The four Noble Truths are:
2. Samudaya, the arising or origin of dukkha
3. Nirodha, the cessation of dukkha and
4. Magga, the way leading to the cessation of dukkha
The Noble Truth Dukkha or Dukkha Aiya Sacca has been translated into English as suffering or pain. Often words like sorrow and misery are used to mean the Pali word “dukkha”. This has resulted in the misunderstanding by ordinary people who have misinterpreted the word to presume that Buddhism is pessimistic. In actual fact Buddhism is neither optimistic nor pessimistic but it is realistic. In Buddhism all things are looked at objectively. It tells you exactly and objectively in different ways.
Arising of dukkha (Dukkhasamudaya Ariya Sacca)
The second Noble Truth that is arising or the origin of dukkha is (Dukkha samudaya Ariya Sacca.) This is defined as follows. It is this thirst (Tanha-craving) which produces re-existence and re-becoming (Punobbhava) and which is bound up with passionate greed’ (Nandi raga sahagatha) and which finds fresh desire now here and there (tatratatrabhinandini) namely (1) thirst for sense-pleasures (kama tanha) (2) thirst for existence and becoming (bhava-tanha) and (3) thirst for nonexistence, self annihilation (Vibhava tanha)
Philosophical side of samudaya - origin of dukkha
To realize the philosophical side of the origin of dukkha one should possess some idea about the theory of karma and rebirth. There are four Nutriments (ahara) in the sense of “cause” or “condition” necessary for the existence and continuity of beings ie. (1) Ordinary material food (Kabalinkarahara), (2) contact or our sense organs (including mind) with the external world (phassahara) (3) consciousness (vinnanahara) and (4) mental volition or will (manosancetanahara). Of these four, the last mentioned mental volition is the will to live, to exist, to re-exist to continue to become more and more important. It creates the root of existence and continuity, striving forward by way of good and bad actions (kusala kusala kamma). Thirst, volition and mental volition and “karma” denotes the desire, the will to be, to exist and to re-exist.
Nirodha- the cessation of dukkha
The third Noble Truth is that there is emancipation, liberation, freedom from suffering, from the continuity of dukkha (Dukkhanirodha ariya sacca) which is Nibbana. However, it is extremely difficult to define the term Nibbana which is supramundane. The absolute Truth or ultimate reality is generally expressed in negative terms such as Tanhakkhaya” :extinction of thirst, (asamkhatha) “uncompounded” “unconditioned” Ragakkhaya” extinction of desire,” dosakkhaya” extinction of hatred and” mohakkhaya” extinction of illusion. Some parties tend to believe that Nibbana is self annihilation. However, Nibbana is not self-annihilation because there is no “self’ or “I” to annihilate. If there is any annihilation it is the annihilation of the illusion, of the false idea of self, It is not correct to believe that Nirvana is negative or positive.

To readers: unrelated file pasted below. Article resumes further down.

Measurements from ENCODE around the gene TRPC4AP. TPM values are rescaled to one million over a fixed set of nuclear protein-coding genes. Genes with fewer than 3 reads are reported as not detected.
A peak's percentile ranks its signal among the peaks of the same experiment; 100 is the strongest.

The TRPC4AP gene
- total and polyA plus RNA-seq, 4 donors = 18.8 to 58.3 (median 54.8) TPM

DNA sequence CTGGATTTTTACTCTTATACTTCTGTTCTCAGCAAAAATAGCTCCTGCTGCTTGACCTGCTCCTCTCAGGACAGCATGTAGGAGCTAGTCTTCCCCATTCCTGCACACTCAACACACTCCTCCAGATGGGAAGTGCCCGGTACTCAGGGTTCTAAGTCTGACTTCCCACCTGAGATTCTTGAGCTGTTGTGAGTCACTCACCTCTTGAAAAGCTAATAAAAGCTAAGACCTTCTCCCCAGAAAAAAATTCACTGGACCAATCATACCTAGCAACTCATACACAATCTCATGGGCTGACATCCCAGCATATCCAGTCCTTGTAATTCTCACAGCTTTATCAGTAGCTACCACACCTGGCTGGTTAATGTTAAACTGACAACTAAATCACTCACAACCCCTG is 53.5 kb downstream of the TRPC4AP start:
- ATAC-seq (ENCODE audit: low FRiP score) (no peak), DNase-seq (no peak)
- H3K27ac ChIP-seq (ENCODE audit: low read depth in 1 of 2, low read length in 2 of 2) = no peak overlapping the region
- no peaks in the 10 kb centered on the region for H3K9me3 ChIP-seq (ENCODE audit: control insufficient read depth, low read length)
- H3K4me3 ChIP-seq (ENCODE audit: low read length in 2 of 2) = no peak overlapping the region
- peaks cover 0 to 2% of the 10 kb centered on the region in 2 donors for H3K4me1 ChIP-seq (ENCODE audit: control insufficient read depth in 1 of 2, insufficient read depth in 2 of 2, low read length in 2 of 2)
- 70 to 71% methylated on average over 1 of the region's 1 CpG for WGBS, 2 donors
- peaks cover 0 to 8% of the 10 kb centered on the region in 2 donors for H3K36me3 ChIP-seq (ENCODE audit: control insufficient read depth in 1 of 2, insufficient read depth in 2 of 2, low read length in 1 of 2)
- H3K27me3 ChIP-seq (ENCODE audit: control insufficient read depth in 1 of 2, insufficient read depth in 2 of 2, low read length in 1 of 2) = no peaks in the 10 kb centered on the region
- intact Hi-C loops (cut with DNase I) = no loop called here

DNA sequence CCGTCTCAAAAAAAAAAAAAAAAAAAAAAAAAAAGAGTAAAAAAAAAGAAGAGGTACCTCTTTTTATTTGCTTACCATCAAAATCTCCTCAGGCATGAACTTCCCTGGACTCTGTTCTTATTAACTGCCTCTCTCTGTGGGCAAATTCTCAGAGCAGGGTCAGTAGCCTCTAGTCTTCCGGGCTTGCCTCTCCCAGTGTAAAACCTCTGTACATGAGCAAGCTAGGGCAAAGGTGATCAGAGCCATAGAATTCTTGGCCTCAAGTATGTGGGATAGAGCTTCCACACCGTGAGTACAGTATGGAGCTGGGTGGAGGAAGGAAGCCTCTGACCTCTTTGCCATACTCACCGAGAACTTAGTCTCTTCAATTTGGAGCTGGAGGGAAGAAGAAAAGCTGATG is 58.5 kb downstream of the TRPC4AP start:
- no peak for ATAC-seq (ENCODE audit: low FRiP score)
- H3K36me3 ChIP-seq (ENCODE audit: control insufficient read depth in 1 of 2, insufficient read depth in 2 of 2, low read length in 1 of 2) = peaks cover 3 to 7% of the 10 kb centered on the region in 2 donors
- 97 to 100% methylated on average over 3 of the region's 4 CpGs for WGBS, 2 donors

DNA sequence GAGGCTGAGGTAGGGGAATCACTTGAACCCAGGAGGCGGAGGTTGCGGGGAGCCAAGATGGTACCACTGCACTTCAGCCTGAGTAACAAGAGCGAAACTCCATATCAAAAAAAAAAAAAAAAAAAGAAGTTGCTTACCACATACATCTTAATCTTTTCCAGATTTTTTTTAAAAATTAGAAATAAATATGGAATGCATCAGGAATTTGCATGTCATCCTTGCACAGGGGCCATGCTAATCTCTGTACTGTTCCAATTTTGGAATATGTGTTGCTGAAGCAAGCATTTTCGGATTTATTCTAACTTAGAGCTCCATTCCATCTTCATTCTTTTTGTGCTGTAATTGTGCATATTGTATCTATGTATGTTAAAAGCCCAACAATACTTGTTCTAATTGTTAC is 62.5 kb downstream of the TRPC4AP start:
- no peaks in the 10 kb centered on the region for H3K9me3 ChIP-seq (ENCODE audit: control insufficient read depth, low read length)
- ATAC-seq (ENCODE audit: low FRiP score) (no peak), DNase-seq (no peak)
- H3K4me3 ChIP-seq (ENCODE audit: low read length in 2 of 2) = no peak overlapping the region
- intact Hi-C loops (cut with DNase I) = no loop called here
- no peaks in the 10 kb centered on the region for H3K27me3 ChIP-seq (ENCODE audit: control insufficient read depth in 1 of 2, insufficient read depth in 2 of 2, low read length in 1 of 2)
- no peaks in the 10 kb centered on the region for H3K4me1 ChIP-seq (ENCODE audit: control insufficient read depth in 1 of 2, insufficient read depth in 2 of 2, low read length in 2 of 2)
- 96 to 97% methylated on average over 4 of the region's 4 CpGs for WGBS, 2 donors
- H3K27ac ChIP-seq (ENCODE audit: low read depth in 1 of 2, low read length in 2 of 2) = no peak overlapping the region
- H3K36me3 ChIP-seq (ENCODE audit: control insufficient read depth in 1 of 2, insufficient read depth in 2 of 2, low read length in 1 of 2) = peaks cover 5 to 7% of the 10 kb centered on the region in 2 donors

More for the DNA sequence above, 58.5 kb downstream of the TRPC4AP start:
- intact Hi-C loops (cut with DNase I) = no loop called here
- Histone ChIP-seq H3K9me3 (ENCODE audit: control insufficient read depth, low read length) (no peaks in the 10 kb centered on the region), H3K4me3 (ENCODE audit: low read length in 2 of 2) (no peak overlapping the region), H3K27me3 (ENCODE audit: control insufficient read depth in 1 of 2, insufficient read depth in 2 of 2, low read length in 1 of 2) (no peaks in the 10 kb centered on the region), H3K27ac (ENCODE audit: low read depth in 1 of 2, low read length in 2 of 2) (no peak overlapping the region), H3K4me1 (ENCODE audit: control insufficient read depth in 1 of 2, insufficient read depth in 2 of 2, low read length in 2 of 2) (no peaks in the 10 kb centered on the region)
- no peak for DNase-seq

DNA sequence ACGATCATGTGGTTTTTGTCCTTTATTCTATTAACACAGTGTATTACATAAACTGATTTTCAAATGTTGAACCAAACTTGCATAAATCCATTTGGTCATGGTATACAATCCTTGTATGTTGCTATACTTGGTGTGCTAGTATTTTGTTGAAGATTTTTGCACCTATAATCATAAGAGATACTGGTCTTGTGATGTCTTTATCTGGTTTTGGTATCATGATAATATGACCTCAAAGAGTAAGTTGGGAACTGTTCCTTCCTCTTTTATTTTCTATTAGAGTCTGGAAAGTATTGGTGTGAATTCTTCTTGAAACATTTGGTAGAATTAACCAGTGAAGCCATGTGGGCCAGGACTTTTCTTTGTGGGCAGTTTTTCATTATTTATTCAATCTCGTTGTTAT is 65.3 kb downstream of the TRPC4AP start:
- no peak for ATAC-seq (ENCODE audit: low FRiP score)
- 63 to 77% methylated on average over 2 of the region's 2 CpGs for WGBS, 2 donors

The Fourth Noble Truth - Magga- the Path
The fourth Noble Truth is the way leading to the cessation of dukkha (Dukkhanirodhagamini-patipada ariya sacca). This is called the Middle path (Majjimapatipada) This is so called because it avoids two extremes: one extreme being the search for ultimate happiness through sensual pleasures. The other is the search for emancipation through self-mortification. Hence he abandoned both Attakilamatanuyogaya and Kamasukhalyukanuyogaya and found the Middle Path which is generally known as the Noble Eight Fold Path (Ariya Attangika Magga ) which led him the Nirvana. This is composed of eight categories or divisions namely Right understanding (Sammaditti),Right thoughts (Samma Sankappa), Right Speech (Samma Vaca), Right Action (Samma Kammantha),Right Effort(Samma Vayama),Right Mindfulness (Samma Sati) and Right Concentration (Samma Samadhi).